Updated: May 2
Decisions Decisions....Life is full of them. Some decision are more important than others, while some are certainly more fun to make. With all the decisions you make in life, there are many that can have a significant impact on your financial position...including some may not consider a traditional financial decision. For your consideration this month, here is my list of the top ten decisions a person will make which can dictate how life will play out financially.
10.) Who you chose as friends/associates: We may not be able to chose our family, but we have all the control to decide who we want to have as friends, associates or companions. Socializing with successful people can push a person to also want success. The opposite is also true. My belief is that being around cheerful optimistic people can help you be happy, productive and successful.
9.) Deciding to, or not to "keep up with the Jones': While being around positive/successful people may help you accomplish your goals, it may also encourage you to ignore reality. Being financially successful comes in many forms. If you have one less car, or take a less luxurious vacation than the person to your left that does not mean that you are not 'making it'. Don't base your idea of success on other people's lives.
8.) The lifestyle you chose to lead - your hobbies: Extrapolating on the previous entry, you have to be realistic about the life you can lead and the resource available to you. Wanting to live a lifestyle you can not afford may lead to you not being able to afford the good life you could have had.
7.) Where you live: Everyone reading this from the Bay Area is either nodding their head, groaning or both. The beach or the big city may come with a scenic view, but it may also comes with a large cost of living price tag. As the years roll on the expenses increase exponentially. A zip code should not be a factor for feeling accomplished. Happiness comes in many settings.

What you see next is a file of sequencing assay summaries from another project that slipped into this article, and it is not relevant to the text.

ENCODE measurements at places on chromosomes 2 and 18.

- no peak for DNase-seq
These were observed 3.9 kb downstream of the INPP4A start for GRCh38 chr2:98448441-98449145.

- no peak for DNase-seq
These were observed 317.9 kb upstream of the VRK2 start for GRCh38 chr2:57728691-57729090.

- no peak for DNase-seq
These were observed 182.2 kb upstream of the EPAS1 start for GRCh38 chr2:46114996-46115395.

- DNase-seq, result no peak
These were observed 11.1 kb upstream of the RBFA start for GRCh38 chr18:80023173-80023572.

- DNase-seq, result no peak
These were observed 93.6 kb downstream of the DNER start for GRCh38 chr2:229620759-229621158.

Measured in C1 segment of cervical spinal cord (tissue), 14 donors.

6.) Purchasing a home: The largest one time expense that people experience also comes with a lot of factors that need to be considered. Not only do you need to understand what you can afford, the proper down-payment, mortgage terms etc., but there are plenty of variables that are either ignored or are unpredictable. Do you like your neighbors? Does the city have a history of raising property taxes? Are the schools properly run? Also, from an investment point-of-view, purchasing a home instantly over-weights your portfolio in one asset. Getting yourself into a bad situation can ruin your financial standing.
5.) Retiring: Retiring is the ultimate goal that everyone is working towards, so this is the one topic that appears in any financial top ten list. I only rank the decision as five out of ten, because it is much more gradual and fluid process than it once was. It is also not a finite and irreversible decision (although some of the variables, e.g. social security and pension choices, can be). Retirement is an important decision not just for the financial implications, but also for the self-reflection and self-realization required when someone needs to decide how he/she wants to live 'for the rest of his/her life'.